Brooks married Hutton on April 10, 1949, in Hollywood, and the two of them settled on the West Coast. Soon after, they signed with Brooks’ former booking agency, who hinted that they were working on a deal that would see the pair co-lead a band. Hutton instead formed a new all-girl orchestra which appeared on Los Angeles television for four years, and Brooks started a new band of his own, which he lead until he suffered a stroke in October 1950. Though temporarily paralyzed and blind at first, his health began to improve, and in September 1951 he announced the formation of another orchestra. He had bands in rehearsal off and on for the next year before deciding to abandon the band business altogether and open a music school in North Hollywood.

Brooks and Hutton divorced sometime after 1954, and Brooks returned home to Maine. He announced from there in 1958 that he was putting together a new dance band, but nothing came of it. Brooks died in a fire at his apartment in Springvale, Maine, in 1967, age 49.


  1. Though Down Beat identified John Benson Brooks as Randy’s brother, a friend of Randy Brooks clarified that the two men were not actually related. ↩︎


  1. Simon, George T. The Big Bands. 4th ed. New York: Schirmer, 1981.
  2. “Billy Usher.” IMDb Accessed 2 Fed. 2018.
  3. “Saxie Dowell Takes Baton; Kemp Cleans House Within Band.” Down Beat Jun. 1939: 3.
  4. “The Reviewing Stand.” Billboard 30 Dec. 1939: 61.
  5. “Art Jarrett Takes Over Kemp Band.” Down Beat 1 May 1941: 6.
  6. “Owens, Ralph, Turner, Smith Join Jarrett.” Down Beat 15 May 1941: 13.
  7. “Changes in Personnel Of Bands.” Down Beat 1 Jul. 1942: 15.
  8. Levin, Mike. “Bob Allen Now Sensational.” Down Beat 1 Nov. 1942: 2.
  9. “Orchestra Notes.” Billboard 19 Dec. 1942: 24.
  10. “Vaudeville Reviews: Oriental, Chicago.” Billboard 23 Jan. 1943: 16.
  11. “On the Stand: Bob Allen.” Billboard 1 May 1943: 21.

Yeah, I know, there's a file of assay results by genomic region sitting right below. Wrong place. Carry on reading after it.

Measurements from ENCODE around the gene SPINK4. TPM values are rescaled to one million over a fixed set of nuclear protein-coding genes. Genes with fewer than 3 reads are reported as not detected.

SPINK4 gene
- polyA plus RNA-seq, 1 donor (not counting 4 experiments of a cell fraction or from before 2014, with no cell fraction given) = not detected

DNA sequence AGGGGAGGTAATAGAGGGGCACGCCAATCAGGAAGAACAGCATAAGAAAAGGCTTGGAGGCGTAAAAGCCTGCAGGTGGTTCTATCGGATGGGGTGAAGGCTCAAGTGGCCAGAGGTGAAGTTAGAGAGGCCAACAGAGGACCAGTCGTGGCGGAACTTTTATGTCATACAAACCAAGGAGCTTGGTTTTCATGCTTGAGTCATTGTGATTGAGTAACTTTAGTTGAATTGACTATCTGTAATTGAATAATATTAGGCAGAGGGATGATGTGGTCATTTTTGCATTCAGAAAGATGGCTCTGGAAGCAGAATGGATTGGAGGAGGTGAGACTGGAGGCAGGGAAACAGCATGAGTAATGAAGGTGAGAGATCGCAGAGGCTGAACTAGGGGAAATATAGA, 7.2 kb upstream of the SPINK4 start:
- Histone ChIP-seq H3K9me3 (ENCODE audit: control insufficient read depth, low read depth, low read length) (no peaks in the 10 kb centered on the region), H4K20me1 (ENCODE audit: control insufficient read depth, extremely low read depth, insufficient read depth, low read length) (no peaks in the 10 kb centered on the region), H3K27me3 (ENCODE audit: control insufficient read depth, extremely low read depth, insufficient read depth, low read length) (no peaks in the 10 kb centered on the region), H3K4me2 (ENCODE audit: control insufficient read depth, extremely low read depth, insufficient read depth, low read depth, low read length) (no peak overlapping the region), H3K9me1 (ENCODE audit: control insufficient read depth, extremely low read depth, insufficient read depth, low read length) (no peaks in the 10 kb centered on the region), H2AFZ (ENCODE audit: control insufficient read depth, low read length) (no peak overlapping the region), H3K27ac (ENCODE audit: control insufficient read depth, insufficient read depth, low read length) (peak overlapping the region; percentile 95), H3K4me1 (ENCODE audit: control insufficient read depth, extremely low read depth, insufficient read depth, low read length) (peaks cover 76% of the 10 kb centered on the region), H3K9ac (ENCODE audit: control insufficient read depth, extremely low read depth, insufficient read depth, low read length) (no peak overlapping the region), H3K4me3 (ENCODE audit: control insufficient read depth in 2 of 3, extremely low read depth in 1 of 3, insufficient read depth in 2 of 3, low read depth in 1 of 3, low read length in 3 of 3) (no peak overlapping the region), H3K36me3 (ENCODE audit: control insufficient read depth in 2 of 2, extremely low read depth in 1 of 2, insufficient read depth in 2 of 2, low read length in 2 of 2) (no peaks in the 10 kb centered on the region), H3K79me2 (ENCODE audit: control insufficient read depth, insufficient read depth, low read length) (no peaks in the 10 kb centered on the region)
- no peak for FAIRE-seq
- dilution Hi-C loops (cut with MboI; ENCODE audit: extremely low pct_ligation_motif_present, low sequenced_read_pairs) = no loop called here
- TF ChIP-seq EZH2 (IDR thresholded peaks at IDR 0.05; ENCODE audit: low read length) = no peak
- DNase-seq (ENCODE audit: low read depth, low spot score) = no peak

12. “On the Stand: Les Brown.” Billboard 19 Jun. 1943: 25.
  13. Chasins, Gladys. “Talent and Tunes on Music Machines.” Billboard 25 Dec. 1943: 83.
  14. “GAC Gets Brooks' New Band; Dough May Be Masters'.” Billboard 30 Dec. 1944: 9.
  15. “Billie Rogers Breaks Up Ork.” Billboard 3 Feb. 1945: 21.
  16. “Send Birthday Greetings to:.” Down Beat 1 Mar. 1945: 15.
  17. “On the Stand: Randy Brooks.” Billboard 26 May 1945: 18.
  18. “Brooks Signed Decca’s 1st New Ork Paper Set.” Billboard 2 Jun. 1945: 18.
  19. “Decca Signs Marion Hutton.” Billboard 16 Jun. 1945: 15.
  20. “Randy, Hutton Wax.” Down Beat 1 Jul. 1945: 8.
  21. “Bands Dug by the Beat.” Down Beat 1 Jul. 1945: 14.
  22. “Bob Chester Back in Band Biz Again.” Down Beat 15 Jul. 1945: 12.
  23. “Advance Record Releases.” Billboard 11 Aug. 1945: 21.
  24. “Fran Warren Joins Randy Brooks Band.” Billboard 1 Sep. 1945: 11.
  25. “Fran Warren Takes Barnet Vocal Spot.” Billboard 15 Oct. 1945: 1.
  26. “Brooks Gets Pennsy Six-Week Option.” Billboard 20 Oct. 1945: 17.
  27. “Record Reviews: Randy Brooks.” Billboard 27 Oct. 1945: 82.
  28. “Music—As Written.” Billboard 15 Dec. 1945: 20.
  29. “Advance Record Releases.” Billboard 12 Jan. 1946: 30.
  30. “Strictly Ad Lib.” Down Beat 14 Jan. 1946: 1.
  31. “Musicians Off the Record.” Down Beat 28 Jan. 1946: 10.
  32. “Randy Brooks Changes Men.” Down Beat 6 Apr. 1946: 16.
  33. “Advance Record Releases.” Billboard 18 May 1946: 136.
  34. “Advance Record Releases.” Billboard 15 Jun. 1946: 118.
  35. “Strictly Ad Lib.” Down Beat 15 Jun. 1946: 5.
  36. “Most Promising New Orks.” Billboard 13 Jul. 1946: 15.
  37. “400 Reopens With Three Orks.” Down Beat 9 Sep. 1946: 1.
  38. Wilson, Earl. “Feet Edson Tells of Good Old Days.” The Miami News 16 Oct. 1946: 11B.
  39. “Randy's Chirp.” Down Beat 4 Nov. 1946: 5.
  40. “Ellington Cops Both Crowns.” Billboard 1 Jan. 1947: 1.
  41. “On the Stand: Randy Brooks.” Billboard 15 Mar. 1947: 32.
  42. Brooks, Randy and Eddie Ronan. “Give 'Em Dance Music Or You're Out Of Business.” Down Beat 21 May 1947: 3.
  43. “Randy Brooks' Wife Name Hutton.” Down Beat 16 Jul. 1947: 1.
  44. “Prime New With Jack Fina Band.” Down Beat 24 Sep. 1947: 8.
  45. “Trade Tattle.” Down Beat 17 Dec. 1947: 17.
  46. “10th Annual College Poll.” Billboard 3 Apr. 1948: 16.
  47. “Table Shot Season Opens Again, With Splash.” Down Beat 1 Dec. 1948: 14.
  48. “Marriages.” Billboard 23 Apr. 1949: 106.
  49. “ABC Re-Inks Randy.” Down Beat 7 Oct. 1949: 9.
  50. “Music Machines.” Billboard 7 Oct. 1950: 82.
  51. “Chronological List Recording Artists' Birthdays.” Billboard [Special Disk Jockey Supplement] 7 Oct. 1950: 72.
  52. “Stroke Cripples Randy Brooks.” Down Beat 20 Oct. 1950: 3.
  53. “Strictly Ad Lib.” Down Beat 29 Dec. 1950: 5.
  54. “Randy Brooks Well, Organizing Band.” Down Beat 21 Sep. 1951: 11.
  55. “Randy Brooks OK. Will Be Teacher.” Down Beat 27 Aug. 1952: 19.
  56. “Randy Returns.” Down Beat 26 Jun. 1958: 10.
  57. “Randy Brooks Dies in Fiery Apartment.” The Bridgeport Post [Bridgeport, Connecticut] 21 Mar. 1967: 32.